Night-sky Photography with the Sony A6000

As you will no doubt have noticed I haven’t been particularly active over recent months. Work, weather and other interests have been taking up most of my time.

My son is due to make the trip from New Zealand to Canada to visit friends there and has been trying to decide what camera to take. Its come down to two cameras at the moment, that being the Sony A6000 and the new Nikon D55000, both with a standard 15 -55 lens.

Last night we were able to test the A6000 with a f-2.8 to 5.6 16-55mm and fixed aperture f2:8 30mm lens. The intention is to capture night-sky imagery whilst in Canada, the Aurora and various areas of the night-sky.

Below are a few images I have processed from the RAW files from the A6000. It was quickly apparent that the A6000 did provide good JPEGs but the RAW was much better for extended processing. You would still be able to get very good images shooting just JPEG as the headroom of the JPEGs was better than first indications.

The images show the area around the Southern Cross and up towards the Saggittarian Arm of the galaxy. The large Red/orange star is alpha scorpii more commonly known as Antares.

B & W
The southern cross lies on its side towards the right bottom with the black of the Coal Sack directly above. The two bright Pointers are mid image with the Eta Carina nebulosity top right. 20 seconds at ISO 1600 @16mm f 2.8 – Edited in LR & Photoscape. Approx 50% crop.
Raw to jpeg - 3435
This is the full width image of the black and white above. All shooting parameters are as above. Again processed in LR & Photoscape with a H-alpha filter too reduce the red in the image.
Raw to jpeg 4346-1
Shot with the fixed aperture f2.8 30 mm lens. Image scale is much larger thanks to the longer focal length. This shows the Southern Cross and the Coal Sack with the two pointers at the top. Shutter @20 seconds. ISO 800
Part of the Saggittarian arm showing the bright red/orange star Antares top right. Shot at 30mm f/2.8, ISO 800 – 20 sec. Push processed in LR & finished in Photoscape.

One of the things that is quickly clear is the difference between 16mm and 30 mm. Not only is the 16mm giving a really nice field of view but even at 20 seconds exposure time there isn’t a lot of star trailing evident, wheres as the 30 mm shows a small amount of star trailing and a degree of distortion in the final image is evident.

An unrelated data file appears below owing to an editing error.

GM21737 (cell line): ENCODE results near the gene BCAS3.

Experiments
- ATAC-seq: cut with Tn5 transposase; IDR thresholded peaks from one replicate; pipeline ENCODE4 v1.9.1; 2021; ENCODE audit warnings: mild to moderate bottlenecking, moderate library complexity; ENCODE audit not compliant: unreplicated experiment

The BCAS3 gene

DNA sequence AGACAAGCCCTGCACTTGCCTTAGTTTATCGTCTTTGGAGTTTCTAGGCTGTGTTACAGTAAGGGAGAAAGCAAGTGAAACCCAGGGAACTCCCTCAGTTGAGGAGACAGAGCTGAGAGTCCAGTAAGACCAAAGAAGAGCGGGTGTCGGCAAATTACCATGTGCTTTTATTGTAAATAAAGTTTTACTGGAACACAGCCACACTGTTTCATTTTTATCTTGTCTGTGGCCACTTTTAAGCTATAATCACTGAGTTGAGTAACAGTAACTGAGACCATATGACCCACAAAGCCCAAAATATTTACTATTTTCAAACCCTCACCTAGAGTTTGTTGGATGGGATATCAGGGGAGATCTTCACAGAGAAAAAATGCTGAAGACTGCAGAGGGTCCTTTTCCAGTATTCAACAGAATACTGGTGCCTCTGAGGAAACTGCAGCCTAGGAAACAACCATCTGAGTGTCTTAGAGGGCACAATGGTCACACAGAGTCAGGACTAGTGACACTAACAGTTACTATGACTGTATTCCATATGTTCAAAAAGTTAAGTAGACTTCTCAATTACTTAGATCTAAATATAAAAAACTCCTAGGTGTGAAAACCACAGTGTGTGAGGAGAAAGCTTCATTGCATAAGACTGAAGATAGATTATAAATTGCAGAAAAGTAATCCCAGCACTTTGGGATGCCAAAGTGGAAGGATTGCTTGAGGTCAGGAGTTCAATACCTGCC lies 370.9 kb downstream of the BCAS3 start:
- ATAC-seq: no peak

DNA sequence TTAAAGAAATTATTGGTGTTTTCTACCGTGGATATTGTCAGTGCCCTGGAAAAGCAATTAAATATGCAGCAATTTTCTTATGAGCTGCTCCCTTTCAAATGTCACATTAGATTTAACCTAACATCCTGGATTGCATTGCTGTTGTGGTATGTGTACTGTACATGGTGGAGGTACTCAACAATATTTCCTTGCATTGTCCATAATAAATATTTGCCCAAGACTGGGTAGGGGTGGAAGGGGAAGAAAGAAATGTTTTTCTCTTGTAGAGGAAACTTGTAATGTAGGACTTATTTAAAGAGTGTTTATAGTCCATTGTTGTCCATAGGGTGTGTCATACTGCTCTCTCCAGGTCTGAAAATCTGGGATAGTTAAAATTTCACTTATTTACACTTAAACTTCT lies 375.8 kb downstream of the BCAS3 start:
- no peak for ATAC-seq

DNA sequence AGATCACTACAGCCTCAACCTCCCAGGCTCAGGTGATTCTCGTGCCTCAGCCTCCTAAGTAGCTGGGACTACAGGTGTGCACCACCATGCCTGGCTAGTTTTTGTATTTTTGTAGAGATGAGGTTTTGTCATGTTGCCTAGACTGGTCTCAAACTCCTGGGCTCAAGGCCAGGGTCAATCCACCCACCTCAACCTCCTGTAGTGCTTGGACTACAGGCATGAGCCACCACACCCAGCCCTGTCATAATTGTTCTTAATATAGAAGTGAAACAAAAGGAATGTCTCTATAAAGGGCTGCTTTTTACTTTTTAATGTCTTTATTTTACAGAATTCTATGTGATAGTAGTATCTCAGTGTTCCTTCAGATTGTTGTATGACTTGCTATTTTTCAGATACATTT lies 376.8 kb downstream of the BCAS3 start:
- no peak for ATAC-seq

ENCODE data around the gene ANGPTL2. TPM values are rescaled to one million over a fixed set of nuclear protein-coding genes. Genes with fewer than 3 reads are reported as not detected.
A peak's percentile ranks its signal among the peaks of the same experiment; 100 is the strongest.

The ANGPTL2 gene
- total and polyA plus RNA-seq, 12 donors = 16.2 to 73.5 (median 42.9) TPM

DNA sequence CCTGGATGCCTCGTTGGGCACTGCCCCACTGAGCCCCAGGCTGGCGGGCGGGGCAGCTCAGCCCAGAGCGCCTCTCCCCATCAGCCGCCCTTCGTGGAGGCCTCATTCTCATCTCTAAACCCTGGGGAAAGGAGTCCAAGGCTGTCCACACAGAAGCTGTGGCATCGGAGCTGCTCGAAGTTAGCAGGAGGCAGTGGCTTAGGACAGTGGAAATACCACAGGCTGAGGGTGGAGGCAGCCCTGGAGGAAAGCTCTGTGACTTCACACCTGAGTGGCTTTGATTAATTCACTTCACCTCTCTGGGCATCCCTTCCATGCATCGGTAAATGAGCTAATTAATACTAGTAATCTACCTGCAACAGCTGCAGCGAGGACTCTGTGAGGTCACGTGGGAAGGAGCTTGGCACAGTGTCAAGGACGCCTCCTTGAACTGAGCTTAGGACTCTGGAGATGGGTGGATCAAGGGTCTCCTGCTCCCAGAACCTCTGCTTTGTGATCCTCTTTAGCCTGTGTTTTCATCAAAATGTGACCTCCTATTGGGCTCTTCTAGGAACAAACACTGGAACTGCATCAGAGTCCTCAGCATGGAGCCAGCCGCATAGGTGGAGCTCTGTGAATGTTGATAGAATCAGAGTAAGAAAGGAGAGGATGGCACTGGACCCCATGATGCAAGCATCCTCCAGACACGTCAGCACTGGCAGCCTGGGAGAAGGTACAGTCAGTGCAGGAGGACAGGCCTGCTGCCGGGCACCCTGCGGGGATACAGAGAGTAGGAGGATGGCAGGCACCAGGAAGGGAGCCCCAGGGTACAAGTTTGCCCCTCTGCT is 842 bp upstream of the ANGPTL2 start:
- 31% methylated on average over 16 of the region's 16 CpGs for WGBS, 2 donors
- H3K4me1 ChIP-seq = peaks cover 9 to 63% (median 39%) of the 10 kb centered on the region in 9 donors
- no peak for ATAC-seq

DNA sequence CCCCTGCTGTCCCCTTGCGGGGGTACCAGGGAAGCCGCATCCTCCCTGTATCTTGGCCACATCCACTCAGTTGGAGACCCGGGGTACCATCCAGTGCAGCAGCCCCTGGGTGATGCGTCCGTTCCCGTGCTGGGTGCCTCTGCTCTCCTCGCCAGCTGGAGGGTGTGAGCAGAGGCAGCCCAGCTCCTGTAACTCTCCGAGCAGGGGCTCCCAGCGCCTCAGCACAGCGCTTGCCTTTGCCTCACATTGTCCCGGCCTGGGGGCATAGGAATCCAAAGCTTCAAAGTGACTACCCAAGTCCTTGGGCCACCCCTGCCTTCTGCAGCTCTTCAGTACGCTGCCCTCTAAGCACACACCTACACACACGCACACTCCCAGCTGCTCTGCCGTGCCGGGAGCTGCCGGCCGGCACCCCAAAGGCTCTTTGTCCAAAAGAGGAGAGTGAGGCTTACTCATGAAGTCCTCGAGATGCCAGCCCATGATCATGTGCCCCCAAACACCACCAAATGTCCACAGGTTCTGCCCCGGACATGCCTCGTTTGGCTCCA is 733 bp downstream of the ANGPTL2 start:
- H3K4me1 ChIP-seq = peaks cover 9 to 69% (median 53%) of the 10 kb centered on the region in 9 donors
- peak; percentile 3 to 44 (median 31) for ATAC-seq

When processing the RAW files in Lightroom  I used the Sony lens correction filters to flatten the image and reduce distortion.

This is an unprocessed JPEG image shot at 16mm, f/3.5 ISO 1600 for 20 seconds. The image itself is quite pleasant but there is a great deal of information that isn’t showing and will require careful processing to get the best from it.

The A6000 provides a good image and noise isn’t too serious at ISO 1600 in the RAW files, however Noise Reduction in camera for the JPEGS wasn’t overly aggressive, but in some of the higher ISO images the red channel was a little too strong. Below is the processed image of the above JPEG. There’s a large amount of headroom in the JPEGs, surprisingly so.

Note the Large Magellanic Cloud (galaxy ) is visible in this image at the bottom left, not seen in the original image.

Hopefully in the next few days we will be able to repeat the process with the Nikon D5500 and see which camera has the goods.

6 thoughts on “Night-sky Photography with the Sony A6000

  1. Damn! These are amazing. It astounds me that we can now photograph stuff that was once the domain of the pros. Gotta give this a go with my Lumix FZ1000. A beast of a camera which reminds me in some ways of the HS20. It needs to be tamed…


  2. Hey! I was planning on buying the same camera for night-sky photography and landscapes. Shall I go for it?


    1. If you are buying new and want to use the a6000 for astrophotography work, then no I would avoid it as it will come with the latest firmware and the “Star Eater” issue will possibly come into play.
      The a6000 that we tested was produced 3 or 4 years back and didnt suffer from the firmware issue thats seen in later models. For any other style of photography it would be fine, bear in mind though that the lens range isn’t fabulous and the prices for good lenses are expensive but if you are happy with kit lenses then its pretty good value. A new A6000 twin kit

      If you are really interested in astrophotgraphy, and want to stay with mirrorless then Fuji is probably your next option, as most other mirrorless are micro 4/3 sensors and you really want the biggest sensor you can afford. Fuji XA2 or XA3 would do very well, just remember that they dont come with a EVF.
      The latest Canon EOS-M cameras could be a possibility but again the kit lenses arent good.

      If you dont mind DSLR’s then theres plenty to choose from, but most kit lenses that come with the DSLR’s are too slow and just plain crappy for astro work. Thats where Fuji wins hands done. All of their lenses are excellent and the XC 16-50 is a great kit lens to start with. Thats primarily what I used for our XT-10 and XA2 shots.

      But the short answer for astrophotography is Sony is not an option I would choose.

      Liked by 1 person

      1. I searched on Google and in a discussion, one said that the bug would go away if ‘bulb mode’ is turned off. Can you please describe the bulb mode to me and if this is true?


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